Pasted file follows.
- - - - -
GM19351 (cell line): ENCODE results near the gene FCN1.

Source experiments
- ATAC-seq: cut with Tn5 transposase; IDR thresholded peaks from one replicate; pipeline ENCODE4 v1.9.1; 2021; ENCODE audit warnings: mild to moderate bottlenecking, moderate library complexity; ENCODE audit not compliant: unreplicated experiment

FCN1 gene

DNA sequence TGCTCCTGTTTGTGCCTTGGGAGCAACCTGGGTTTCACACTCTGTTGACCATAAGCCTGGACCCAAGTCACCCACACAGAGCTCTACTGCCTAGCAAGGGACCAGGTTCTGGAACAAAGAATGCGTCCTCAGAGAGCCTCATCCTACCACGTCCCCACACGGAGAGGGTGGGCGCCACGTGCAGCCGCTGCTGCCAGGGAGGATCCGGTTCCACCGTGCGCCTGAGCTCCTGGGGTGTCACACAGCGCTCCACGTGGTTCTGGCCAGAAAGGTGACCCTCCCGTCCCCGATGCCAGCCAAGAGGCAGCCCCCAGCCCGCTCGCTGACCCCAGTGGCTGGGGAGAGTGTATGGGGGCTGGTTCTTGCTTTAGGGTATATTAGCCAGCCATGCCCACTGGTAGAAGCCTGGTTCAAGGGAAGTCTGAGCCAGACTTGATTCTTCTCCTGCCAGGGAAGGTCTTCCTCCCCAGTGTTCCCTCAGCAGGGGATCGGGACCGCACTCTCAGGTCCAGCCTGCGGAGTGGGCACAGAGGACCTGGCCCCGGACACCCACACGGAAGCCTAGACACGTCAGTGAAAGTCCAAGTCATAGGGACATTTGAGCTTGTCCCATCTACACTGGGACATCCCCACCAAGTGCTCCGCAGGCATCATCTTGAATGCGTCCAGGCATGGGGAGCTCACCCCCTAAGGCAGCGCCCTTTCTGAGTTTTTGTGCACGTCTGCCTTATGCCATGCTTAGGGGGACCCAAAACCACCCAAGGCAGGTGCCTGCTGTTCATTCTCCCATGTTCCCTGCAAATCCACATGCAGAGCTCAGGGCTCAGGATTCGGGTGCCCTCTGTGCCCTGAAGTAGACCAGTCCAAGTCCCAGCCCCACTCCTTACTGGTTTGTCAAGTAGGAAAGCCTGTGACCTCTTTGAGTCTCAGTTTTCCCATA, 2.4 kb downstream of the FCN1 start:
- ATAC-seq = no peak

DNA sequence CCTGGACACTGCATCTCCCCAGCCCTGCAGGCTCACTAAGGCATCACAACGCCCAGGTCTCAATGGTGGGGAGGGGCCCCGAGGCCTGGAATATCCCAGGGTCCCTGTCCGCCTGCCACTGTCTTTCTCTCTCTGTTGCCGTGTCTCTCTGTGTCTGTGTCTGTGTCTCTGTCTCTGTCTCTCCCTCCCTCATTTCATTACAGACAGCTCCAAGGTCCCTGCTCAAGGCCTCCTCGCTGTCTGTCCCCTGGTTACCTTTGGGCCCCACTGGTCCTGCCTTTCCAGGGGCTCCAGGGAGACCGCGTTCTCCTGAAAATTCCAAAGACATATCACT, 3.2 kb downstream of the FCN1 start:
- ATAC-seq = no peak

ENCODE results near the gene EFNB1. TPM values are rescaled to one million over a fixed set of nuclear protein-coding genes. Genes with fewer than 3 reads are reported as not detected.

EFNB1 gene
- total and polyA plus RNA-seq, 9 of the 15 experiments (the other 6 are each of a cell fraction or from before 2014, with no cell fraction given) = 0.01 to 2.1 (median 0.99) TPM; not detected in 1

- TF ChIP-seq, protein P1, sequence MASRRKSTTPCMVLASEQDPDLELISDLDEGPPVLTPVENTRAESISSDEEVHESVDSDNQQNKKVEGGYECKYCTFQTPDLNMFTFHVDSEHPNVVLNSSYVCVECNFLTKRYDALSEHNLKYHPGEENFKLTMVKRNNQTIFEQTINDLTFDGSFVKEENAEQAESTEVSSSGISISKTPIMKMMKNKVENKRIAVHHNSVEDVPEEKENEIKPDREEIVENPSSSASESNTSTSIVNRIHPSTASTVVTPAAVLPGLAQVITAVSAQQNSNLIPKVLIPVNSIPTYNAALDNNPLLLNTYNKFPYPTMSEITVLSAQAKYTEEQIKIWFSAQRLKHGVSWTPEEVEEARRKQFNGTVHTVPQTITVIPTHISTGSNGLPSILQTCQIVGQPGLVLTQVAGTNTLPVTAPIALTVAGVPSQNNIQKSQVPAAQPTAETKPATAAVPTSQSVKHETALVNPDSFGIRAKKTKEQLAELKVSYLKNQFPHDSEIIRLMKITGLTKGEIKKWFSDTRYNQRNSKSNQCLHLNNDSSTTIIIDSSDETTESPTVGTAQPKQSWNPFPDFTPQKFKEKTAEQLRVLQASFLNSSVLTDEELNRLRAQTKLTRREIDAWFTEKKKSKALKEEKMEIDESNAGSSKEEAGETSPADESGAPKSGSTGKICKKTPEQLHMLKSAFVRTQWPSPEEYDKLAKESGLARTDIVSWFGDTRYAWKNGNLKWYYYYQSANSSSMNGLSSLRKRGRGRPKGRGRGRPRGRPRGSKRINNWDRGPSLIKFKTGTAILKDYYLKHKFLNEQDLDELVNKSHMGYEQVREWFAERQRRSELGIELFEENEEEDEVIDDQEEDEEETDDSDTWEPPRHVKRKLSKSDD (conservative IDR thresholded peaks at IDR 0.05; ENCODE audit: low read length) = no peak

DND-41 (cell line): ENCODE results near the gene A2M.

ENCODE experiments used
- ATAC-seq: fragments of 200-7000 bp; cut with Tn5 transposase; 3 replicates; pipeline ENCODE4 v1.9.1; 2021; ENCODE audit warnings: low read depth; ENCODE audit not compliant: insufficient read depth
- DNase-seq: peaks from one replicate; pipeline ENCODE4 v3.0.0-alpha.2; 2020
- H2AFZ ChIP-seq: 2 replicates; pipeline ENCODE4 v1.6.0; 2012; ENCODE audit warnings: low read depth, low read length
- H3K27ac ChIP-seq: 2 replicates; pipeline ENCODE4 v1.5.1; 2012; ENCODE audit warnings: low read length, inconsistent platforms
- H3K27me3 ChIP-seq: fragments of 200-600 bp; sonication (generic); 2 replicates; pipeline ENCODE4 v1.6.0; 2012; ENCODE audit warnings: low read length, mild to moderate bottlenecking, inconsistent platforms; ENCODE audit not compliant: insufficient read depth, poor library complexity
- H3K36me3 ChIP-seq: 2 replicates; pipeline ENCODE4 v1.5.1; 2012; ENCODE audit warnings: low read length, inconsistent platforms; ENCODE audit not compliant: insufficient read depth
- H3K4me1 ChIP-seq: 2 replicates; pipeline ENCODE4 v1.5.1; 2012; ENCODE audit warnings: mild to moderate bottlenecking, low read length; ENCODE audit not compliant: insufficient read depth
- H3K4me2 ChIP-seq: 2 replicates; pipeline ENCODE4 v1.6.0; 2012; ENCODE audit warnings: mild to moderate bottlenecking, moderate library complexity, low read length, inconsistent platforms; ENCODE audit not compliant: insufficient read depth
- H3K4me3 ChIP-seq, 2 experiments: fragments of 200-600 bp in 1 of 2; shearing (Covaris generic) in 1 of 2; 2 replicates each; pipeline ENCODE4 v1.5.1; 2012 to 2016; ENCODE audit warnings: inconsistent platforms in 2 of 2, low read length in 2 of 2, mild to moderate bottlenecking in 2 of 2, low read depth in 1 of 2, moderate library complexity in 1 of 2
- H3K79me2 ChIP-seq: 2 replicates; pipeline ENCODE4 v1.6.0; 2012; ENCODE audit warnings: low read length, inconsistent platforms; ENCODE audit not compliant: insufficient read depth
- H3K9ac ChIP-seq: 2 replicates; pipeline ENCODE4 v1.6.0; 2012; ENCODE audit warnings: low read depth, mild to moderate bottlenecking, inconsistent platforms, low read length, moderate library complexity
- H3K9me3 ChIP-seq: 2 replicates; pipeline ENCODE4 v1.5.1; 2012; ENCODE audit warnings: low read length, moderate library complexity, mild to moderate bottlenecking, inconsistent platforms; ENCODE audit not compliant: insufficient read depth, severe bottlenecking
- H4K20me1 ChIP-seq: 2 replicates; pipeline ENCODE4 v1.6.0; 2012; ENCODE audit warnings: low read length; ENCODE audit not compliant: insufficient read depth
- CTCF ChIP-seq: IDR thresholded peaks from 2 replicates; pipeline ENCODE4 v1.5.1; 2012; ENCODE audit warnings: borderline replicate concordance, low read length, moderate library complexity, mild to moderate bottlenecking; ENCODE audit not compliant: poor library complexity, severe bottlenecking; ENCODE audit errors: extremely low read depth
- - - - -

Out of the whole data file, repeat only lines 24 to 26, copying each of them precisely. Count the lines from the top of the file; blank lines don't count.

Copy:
- H3K79me2 ChIP-seq: 2 replicates; pipeline ENCODE4 v1.6.0; 2012; ENCODE audit warnings: low read length, inconsistent platforms; ENCODE audit not compliant: insufficient read depth
- H3K9ac ChIP-seq: 2 replicates; pipeline ENCODE4 v1.6.0; 2012; ENCODE audit warnings: low read depth, mild to moderate bottlenecking, inconsistent platforms, low read length, moderate library complexity
- H3K9me3 ChIP-seq: 2 replicates; pipeline ENCODE4 v1.5.1; 2012; ENCODE audit warnings: low read length, moderate library complexity, mild to moderate bottlenecking, inconsistent platforms; ENCODE audit not compliant: insufficient read depth, severe bottlenecking